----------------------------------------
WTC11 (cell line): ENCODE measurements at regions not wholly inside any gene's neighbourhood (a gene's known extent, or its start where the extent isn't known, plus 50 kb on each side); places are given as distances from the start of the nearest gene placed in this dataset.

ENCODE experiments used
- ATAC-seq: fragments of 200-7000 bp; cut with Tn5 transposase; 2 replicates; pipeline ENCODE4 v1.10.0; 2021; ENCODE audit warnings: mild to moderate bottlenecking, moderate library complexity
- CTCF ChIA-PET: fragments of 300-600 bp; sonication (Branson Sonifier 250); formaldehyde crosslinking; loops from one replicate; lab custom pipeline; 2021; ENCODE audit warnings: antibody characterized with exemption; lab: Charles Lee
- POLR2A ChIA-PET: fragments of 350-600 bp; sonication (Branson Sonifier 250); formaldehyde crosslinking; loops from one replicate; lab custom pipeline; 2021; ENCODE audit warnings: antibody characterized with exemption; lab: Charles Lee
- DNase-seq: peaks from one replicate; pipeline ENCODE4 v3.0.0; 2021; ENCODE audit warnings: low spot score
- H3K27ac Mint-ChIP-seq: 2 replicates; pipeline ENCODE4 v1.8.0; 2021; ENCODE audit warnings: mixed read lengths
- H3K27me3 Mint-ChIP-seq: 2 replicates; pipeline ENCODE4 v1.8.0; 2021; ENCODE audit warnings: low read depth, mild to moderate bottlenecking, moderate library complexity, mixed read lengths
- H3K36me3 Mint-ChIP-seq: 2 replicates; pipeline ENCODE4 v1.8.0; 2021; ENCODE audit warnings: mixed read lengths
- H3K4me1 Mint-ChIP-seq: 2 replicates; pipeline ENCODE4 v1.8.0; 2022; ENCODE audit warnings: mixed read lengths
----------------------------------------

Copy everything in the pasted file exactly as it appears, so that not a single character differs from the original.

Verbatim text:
WTC11 (cell line): ENCODE measurements at regions not wholly inside any gene's neighbourhood (a gene's known extent, or its start where the extent isn't known, plus 50 kb on each side); places are given as distances from the start of the nearest gene placed in this dataset.

ENCODE experiments used
- ATAC-seq: fragments of 200-7000 bp; cut with Tn5 transposase; 2 replicates; pipeline ENCODE4 v1.10.0; 2021; ENCODE audit warnings: mild to moderate bottlenecking, moderate library complexity
- CTCF ChIA-PET: fragments of 300-600 bp; sonication (Branson Sonifier 250); formaldehyde crosslinking; loops from one replicate; lab custom pipeline; 2021; ENCODE audit warnings: antibody characterized with exemption; lab: Charles Lee
- POLR2A ChIA-PET: fragments of 350-600 bp; sonication (Branson Sonifier 250); formaldehyde crosslinking; loops from one replicate; lab custom pipeline; 2021; ENCODE audit warnings: antibody characterized with exemption; lab: Charles Lee
- DNase-seq: peaks from one replicate; pipeline ENCODE4 v3.0.0; 2021; ENCODE audit warnings: low spot score
- H3K27ac Mint-ChIP-seq: 2 replicates; pipeline ENCODE4 v1.8.0; 2021; ENCODE audit warnings: mixed read lengths
- H3K27me3 Mint-ChIP-seq: 2 replicates; pipeline ENCODE4 v1.8.0; 2021; ENCODE audit warnings: low read depth, mild to moderate bottlenecking, moderate library complexity, mixed read lengths
- H3K36me3 Mint-ChIP-seq: 2 replicates; pipeline ENCODE4 v1.8.0; 2021; ENCODE audit warnings: mixed read lengths
- H3K4me1 Mint-ChIP-seq: 2 replicates; pipeline ENCODE4 v1.8.0; 2022; ENCODE audit warnings: mixed read lengths